The median income for a household in the city was $21,070, and the median income for a family was $28,105. Males had a median income of $28,942 versus $23,016 for females. The per capita income for the city was $14,165. About 22.4% of families and 28.2% of the population were below the poverty line, including 45.5% of those under age 18 and 16.4% of those age 65 or over.

Parks and trails

The Youghiogheny River Trail, a part of the Great Allegheny Passage, runs through Connellsville.


Union Passenger Depot Connellsville Pennsylvania
Union Passenger Depot / P&LE (1913)
National Register of Historic Places
Train station complete 019
Connellsville Amtrak Station (Capitol Limited line)
Connellsville rail yard
Looking south at the Connellsville rail yard from West Crawford Avenue


Connellsville has the distinction of having been served at one time by five railroads: the Baltimore and Ohio Railroad, the Pennsylvania Railroad, the Western Maryland Railroad, the Pittsburgh and Lake Erie Railroad, and the Norfolk and Western Railroad.

The Baltimore and Ohio Railroad (now CSX Transportation) entered Connellsville on the right (east) side of the Youghiogheny River. This main line originated in Baltimore, passed through Cumberland, Maryland heading west followed the river to Pittsburgh, then continuing on to Chicago. In 1934, the B&O switched its passenger trains to the tracks of the P&LE and used the P&LE station.

The Pennsylvania Railroad's Southwest branch from Greensburg entered Connellsville from Connellsville Township, crossing Route 119 and the North End, then crossing the Youghiogheny on a trestle in the middle of the town; this line terminated in Uniontown, Pennsylvania. The line has been abandoned, and the trestle was demolished in the late 1980s. It remains as a coal loading facility behind the location of the former Back Creek Lumber Co where the line was severed. This line is now operated by the Southwest Pennsylvania Railroad.

The Western Maryland Railroad's line crossed the Alleghenies from Cumberland and entered Connellsville on the right side of the Youghiogheny River, connecting with two separate railroad companies. The first connection was with the Pittsburgh and Lake Erie Railroad's line from Pittsburgh which continued down the right side of the river to Pittsburgh. This was in direct competition with the B & O directly across the river. The second connection of the Western Maryland was to the Norfolk and Western Railroad which crossed the river to the left side on the former Pittsburgh & West Virginia railroad bridge.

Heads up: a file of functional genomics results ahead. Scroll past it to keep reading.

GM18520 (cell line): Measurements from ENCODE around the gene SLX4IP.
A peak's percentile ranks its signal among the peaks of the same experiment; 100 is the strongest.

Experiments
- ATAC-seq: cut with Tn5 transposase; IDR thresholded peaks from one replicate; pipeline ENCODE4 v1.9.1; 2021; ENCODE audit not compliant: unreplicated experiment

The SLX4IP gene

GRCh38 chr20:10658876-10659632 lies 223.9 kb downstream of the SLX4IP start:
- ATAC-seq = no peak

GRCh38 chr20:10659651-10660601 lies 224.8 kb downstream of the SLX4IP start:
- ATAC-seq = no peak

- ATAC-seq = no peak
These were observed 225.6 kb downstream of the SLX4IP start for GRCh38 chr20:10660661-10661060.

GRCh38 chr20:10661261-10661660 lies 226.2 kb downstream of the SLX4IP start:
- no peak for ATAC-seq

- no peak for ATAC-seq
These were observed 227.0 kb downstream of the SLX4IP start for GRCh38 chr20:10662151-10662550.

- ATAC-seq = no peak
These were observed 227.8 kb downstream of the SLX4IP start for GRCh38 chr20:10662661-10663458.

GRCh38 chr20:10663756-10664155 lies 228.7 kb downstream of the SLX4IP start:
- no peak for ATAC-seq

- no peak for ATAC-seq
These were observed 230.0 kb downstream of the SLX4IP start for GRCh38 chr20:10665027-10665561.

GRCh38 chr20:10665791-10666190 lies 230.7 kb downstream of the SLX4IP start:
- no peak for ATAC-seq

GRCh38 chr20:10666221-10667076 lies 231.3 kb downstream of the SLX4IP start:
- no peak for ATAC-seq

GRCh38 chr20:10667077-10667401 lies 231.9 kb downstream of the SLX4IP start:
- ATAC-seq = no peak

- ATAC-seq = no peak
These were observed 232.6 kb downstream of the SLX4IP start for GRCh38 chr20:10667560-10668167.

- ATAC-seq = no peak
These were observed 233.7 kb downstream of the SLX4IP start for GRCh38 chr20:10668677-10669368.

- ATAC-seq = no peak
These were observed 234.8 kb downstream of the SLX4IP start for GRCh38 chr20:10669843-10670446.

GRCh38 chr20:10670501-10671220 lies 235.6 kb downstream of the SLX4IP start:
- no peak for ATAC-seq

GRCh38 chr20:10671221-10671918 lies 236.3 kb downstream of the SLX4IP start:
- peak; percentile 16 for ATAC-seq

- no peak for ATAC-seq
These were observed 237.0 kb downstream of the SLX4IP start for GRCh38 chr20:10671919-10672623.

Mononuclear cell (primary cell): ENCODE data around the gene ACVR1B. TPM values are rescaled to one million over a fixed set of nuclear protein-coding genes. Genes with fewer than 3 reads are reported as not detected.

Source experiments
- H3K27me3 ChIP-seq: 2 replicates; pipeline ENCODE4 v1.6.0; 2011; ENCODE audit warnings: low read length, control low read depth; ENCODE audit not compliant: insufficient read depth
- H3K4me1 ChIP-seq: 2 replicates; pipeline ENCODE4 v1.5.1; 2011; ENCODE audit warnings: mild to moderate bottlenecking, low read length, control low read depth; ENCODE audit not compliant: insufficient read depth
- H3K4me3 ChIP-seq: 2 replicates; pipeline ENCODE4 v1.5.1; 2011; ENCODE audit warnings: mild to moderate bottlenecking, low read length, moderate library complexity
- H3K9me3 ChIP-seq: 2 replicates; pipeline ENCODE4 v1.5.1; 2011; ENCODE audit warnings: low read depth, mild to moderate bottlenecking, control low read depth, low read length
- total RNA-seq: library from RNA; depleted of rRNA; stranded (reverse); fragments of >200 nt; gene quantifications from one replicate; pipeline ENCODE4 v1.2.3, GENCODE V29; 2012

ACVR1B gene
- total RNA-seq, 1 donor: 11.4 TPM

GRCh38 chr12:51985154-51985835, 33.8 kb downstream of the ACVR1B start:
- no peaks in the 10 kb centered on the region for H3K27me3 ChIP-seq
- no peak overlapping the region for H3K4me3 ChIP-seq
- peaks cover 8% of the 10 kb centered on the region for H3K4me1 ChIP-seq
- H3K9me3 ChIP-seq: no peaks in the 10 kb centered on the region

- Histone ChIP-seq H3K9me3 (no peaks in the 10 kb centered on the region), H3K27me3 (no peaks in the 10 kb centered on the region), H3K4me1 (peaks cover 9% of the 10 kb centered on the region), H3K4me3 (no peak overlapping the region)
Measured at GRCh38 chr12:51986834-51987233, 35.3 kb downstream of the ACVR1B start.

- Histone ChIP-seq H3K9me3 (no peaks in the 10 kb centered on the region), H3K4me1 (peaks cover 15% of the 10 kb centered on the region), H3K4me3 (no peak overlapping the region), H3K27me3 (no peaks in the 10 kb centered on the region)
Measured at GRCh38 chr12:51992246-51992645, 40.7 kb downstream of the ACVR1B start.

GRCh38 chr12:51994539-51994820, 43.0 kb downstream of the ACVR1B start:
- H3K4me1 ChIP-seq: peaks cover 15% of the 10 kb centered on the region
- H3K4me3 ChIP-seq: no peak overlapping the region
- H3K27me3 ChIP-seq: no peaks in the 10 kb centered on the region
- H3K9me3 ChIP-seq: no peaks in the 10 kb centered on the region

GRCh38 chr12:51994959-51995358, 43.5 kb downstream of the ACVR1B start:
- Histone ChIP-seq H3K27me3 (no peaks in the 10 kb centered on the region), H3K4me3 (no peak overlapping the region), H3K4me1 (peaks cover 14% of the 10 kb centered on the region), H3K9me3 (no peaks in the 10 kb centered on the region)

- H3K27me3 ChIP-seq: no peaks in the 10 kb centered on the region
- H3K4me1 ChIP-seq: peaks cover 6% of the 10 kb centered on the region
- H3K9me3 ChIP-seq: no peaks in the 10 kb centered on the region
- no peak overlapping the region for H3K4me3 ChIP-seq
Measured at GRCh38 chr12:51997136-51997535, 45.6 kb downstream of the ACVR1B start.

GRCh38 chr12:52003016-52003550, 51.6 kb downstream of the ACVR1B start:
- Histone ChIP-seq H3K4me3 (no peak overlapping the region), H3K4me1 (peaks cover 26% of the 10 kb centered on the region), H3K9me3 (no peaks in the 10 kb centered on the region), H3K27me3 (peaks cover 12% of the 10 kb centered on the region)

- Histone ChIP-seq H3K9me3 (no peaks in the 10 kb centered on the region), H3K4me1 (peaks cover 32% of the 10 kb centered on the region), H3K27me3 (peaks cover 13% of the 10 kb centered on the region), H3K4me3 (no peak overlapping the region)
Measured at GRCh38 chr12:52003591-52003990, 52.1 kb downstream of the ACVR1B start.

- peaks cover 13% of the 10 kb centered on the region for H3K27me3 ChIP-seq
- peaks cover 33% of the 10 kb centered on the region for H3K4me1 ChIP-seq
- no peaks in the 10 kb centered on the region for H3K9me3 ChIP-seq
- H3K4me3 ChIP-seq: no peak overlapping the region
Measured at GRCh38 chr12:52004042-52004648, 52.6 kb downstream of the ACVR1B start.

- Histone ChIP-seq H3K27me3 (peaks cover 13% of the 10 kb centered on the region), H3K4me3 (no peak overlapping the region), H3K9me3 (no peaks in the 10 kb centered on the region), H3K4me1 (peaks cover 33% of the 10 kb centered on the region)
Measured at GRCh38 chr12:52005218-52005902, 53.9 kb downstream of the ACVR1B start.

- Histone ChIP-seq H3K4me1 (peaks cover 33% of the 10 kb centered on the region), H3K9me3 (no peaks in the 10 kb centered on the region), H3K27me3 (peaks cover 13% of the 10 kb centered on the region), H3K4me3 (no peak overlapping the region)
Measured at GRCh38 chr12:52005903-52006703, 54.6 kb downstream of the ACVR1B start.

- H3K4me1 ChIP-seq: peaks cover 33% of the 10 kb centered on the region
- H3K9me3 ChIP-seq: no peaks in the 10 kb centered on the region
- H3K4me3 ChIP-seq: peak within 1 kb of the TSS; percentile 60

The Norfolk & Western branch was acquired by the Wheeling and Lake Erie Railroad, which built a new connection on the left side of the river to CSX, which severed the old line across the bridge. This historic bridge is now threatened with demolition. Several of these former railway lines have been abandoned and the right of way acquired for other uses. The former Western Maryland Railroad and Pittsburgh & Lake Erie lines are now the part of the Youghiogheny River Trail.

Amtrak's Capitol Limited provides passenger rail service to Connellsville, with service to Chicago, Pittsburgh, Washington, DC, and other points in between.

West Penn Railways

Historically, the mining and steel working Connellsville-Greensburg-Scottdale-Jeannette-Mt Pleasant-Irwin-Latrobe area was served by a 339-mile interurban trolley system, the wide track gauge West Penn Railways. It operated until 1952. Before the better economy of the area plus improved roads allowed more ownership and use of automobiles, the run every hour 5 cents a ride bright orange West Penn trolleys provided reliable local transportation.

Transit center

The Fayette Area Coordinated Transportation transit center hub is located at the Connellsville Airport in Lemont Furnace, about halfway between Fayette's two largest urban centers, Connellsville and Uniontown.


The main route through Connellsville is U.S. Route 119, which links Connellsville with nearby cities Uniontown and Greensburg, and provides access to many of the business on the outskirts of the city. Pennsylvania Route 201 ends in Connellsville, and PA 711 serves as the main street through downtown before heading into the local mountains.

Notable people

  • Bob Bailor, professional baseball player
  • Harold Betters, jazz trombonist
  • Scott Blasey, lead vocalist for rock band the Clarks
  • William A. Clark, copper baron, U.S. Senator of Montana
  • James J. Davidson, politician and businessman
  • Justin Deas, actor
  • Gene Hasson, professional baseball player
  • Johnny Lujack, Heisman-winning quarterback for Notre Dame and Chicago Bears
  • Jerry McKenna, sculptor and author
  • Herbert Morrison, radio reporter
  • Edwin S. Porter, movie director
  • Bo Scott, professional football player
  • Bob Shrum, journalist
  • Edgar Snyder, Famous area attorney.
  • John Woodruff, 1936 Olympic gold medalist in 800 metres

Images for kids

See also

Kids robot.svg In Spanish: Connellsville (Pensilvania) para niños